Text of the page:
Dimethyldioctadecylammonium bromide (also dioctadecyldimethylammonium bromide or DODAB) is a double-chained quaternary ammonium surfactant that forms unilamellar vesicles (ULVs) in water. Among various preparation methods, the ‘‘hot-water” method offers a simple procedure to prepare DODAB cationic vesicles by simply dissolving the DODAB in hot water above 50 °C, i.e., chain melting (main) transition, Tm. In general, the DSC thermograms of the unsonicated DODAB dispersions are dominated by two endotherms; the pre- (35–36 °C) and main transition (42.7–45 °C) peaks. Moreover, in literature reported the presence of a third endotherm (post transition) at 52.2 °C. The main transition (Tm) is ascribed to gel to liquid-crystalline phase transition in which the alkyl chains transform from solidlike to liquid-like state.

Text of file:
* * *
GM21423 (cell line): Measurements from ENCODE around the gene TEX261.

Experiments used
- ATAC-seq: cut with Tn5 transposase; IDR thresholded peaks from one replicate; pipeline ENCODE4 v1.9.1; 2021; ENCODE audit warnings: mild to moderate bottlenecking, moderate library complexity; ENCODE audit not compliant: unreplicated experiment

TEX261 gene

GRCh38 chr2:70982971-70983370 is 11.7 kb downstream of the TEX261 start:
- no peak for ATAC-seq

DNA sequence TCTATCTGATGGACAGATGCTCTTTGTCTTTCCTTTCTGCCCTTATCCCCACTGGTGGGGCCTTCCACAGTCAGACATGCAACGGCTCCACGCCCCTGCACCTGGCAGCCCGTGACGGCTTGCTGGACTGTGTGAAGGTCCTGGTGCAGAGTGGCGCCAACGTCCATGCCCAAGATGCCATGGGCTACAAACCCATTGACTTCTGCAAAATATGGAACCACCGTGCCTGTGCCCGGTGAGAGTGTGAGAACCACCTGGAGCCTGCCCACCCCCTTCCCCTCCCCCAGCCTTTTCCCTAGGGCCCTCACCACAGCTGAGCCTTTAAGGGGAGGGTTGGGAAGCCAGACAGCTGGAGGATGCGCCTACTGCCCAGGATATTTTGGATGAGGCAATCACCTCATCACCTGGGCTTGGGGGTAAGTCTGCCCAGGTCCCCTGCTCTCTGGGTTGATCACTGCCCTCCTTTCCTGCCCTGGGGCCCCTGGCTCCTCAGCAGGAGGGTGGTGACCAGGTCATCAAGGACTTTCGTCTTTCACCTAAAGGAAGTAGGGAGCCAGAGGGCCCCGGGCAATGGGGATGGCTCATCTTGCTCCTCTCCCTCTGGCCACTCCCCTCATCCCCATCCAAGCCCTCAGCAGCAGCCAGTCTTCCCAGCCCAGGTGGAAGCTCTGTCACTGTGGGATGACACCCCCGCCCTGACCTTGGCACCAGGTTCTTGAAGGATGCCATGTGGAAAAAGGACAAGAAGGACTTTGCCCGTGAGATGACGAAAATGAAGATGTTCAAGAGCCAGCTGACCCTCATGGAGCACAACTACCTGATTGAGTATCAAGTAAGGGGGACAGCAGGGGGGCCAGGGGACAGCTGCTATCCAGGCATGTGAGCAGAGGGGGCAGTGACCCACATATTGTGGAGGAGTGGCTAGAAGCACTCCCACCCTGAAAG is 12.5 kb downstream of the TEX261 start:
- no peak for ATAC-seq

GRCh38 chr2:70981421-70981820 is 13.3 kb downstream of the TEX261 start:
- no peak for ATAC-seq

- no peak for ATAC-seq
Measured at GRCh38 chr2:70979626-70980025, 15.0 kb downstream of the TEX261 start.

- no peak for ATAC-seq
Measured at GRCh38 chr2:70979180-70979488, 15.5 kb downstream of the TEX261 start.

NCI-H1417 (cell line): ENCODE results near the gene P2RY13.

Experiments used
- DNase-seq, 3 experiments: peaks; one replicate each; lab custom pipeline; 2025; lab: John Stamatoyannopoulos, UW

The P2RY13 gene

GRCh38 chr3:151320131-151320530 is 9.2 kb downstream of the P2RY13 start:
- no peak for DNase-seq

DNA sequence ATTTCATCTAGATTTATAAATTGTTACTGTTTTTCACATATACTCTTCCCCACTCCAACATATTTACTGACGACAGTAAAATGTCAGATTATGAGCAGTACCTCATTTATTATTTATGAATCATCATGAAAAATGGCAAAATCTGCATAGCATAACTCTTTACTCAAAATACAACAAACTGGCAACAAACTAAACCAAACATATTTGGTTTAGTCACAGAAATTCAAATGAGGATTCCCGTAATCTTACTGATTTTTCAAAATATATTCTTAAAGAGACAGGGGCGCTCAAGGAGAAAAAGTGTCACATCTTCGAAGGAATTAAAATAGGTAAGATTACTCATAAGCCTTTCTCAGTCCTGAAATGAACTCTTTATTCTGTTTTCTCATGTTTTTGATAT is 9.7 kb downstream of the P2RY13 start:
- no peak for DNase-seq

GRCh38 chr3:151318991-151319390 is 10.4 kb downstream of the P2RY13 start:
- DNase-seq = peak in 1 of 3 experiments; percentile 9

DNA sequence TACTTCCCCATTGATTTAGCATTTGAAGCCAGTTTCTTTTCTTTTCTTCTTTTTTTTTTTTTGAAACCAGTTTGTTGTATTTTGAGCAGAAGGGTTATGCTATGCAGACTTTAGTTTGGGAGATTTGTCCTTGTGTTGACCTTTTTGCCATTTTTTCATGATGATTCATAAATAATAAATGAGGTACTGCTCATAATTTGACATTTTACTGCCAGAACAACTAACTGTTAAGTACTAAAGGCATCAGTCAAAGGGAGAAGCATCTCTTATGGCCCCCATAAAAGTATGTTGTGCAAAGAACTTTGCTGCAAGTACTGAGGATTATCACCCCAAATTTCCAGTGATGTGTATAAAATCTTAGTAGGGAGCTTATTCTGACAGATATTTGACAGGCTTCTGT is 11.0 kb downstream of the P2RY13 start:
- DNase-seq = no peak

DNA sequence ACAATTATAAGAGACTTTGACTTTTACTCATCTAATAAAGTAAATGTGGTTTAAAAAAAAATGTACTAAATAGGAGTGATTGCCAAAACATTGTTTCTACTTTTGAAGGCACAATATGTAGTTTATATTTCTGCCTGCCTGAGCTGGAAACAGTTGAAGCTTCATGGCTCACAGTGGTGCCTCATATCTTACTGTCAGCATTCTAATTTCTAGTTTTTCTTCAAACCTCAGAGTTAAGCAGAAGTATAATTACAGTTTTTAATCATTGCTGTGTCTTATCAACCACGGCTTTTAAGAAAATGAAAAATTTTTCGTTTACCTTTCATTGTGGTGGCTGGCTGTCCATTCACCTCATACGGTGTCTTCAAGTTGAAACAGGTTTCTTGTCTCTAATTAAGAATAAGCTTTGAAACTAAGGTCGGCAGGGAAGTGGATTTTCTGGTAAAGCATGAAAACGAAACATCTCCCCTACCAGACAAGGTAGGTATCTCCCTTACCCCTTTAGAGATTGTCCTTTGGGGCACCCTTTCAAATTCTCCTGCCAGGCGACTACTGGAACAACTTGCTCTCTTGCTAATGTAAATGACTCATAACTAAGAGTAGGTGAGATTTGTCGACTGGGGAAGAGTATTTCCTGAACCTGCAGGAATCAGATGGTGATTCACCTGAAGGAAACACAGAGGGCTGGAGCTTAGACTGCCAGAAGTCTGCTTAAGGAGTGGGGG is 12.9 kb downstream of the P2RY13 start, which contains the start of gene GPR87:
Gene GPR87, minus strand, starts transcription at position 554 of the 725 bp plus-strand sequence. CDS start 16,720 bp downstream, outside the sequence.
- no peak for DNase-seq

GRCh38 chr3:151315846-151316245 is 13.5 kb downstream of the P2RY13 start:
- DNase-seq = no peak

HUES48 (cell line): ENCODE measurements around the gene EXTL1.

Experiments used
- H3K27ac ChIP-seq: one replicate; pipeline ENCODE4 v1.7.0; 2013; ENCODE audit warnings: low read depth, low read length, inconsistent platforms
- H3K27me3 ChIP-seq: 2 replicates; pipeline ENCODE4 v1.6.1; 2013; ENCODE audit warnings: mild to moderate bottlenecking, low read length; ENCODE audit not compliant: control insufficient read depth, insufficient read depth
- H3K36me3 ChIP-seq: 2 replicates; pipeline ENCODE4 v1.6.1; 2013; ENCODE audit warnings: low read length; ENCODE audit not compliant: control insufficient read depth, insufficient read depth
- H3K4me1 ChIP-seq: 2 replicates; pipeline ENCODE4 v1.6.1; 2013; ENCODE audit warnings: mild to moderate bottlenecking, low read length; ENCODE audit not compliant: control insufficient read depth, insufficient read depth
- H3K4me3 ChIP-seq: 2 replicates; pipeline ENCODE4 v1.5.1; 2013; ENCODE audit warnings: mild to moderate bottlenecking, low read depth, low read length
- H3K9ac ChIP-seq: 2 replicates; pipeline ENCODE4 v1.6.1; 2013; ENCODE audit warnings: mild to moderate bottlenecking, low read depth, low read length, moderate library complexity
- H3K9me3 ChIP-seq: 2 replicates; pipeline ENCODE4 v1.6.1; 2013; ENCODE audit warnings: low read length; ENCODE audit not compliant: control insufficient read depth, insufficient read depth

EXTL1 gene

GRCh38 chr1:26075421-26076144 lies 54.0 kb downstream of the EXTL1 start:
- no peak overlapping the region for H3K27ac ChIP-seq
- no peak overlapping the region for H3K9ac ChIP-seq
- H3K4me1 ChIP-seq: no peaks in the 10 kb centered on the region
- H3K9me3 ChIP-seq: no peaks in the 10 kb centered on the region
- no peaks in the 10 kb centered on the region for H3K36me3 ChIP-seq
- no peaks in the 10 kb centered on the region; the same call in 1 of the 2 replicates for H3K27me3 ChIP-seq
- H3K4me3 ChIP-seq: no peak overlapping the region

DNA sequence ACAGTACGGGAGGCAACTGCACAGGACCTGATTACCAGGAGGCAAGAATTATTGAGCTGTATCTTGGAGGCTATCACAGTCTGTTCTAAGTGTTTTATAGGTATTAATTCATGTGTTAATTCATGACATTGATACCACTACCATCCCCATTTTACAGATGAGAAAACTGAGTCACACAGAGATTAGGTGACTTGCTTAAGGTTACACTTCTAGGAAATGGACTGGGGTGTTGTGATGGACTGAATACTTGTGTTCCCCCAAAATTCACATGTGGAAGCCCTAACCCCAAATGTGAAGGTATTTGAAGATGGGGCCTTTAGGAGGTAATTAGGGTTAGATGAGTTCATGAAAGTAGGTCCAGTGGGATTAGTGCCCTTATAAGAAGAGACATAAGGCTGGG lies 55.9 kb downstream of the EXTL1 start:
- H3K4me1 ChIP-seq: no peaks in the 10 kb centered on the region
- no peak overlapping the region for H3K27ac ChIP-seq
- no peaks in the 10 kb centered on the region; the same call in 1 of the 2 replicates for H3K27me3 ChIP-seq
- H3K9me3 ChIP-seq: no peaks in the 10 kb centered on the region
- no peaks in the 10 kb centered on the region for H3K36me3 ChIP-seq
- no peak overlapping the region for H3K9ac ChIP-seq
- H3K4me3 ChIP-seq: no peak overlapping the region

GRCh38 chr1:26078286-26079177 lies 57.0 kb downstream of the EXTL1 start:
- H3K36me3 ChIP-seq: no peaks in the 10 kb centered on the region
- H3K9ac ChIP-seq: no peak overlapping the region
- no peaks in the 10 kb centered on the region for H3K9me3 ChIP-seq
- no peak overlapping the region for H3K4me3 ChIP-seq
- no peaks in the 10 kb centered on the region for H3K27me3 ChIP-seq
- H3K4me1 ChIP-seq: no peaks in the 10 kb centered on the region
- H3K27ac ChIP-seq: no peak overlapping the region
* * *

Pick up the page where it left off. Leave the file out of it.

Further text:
3D model (JSmol)
|Molar mass||630.969 g·mol−1|
|Safety data sheet|
|GHS Signal word||Warning|
|H315, H319, H335|
|P261, P305+351+338, P310|
Except where otherwise noted, data are given for materials in their standard state (at 25 °C [77 °F], 100 kPa).
The 10 mM DODAB is a critical concentration, below which the dispersions consist of large polydispersed unilamellar vesicles (ULVs) that exhibit a local (chain melting) transition at 43 °C, beyond which a structural transition occurs: ULVs --> MLVs (multilamellar vesicles) as indicated by the sudden increase in the dynamic moduli. However, above 10 mM DODAB, the dispersions are mostly formed by ULVs in coexistence with lamellar fragments resulting in a network that shows a rheogram similar to that of hexagonal liquid-crystalline phase.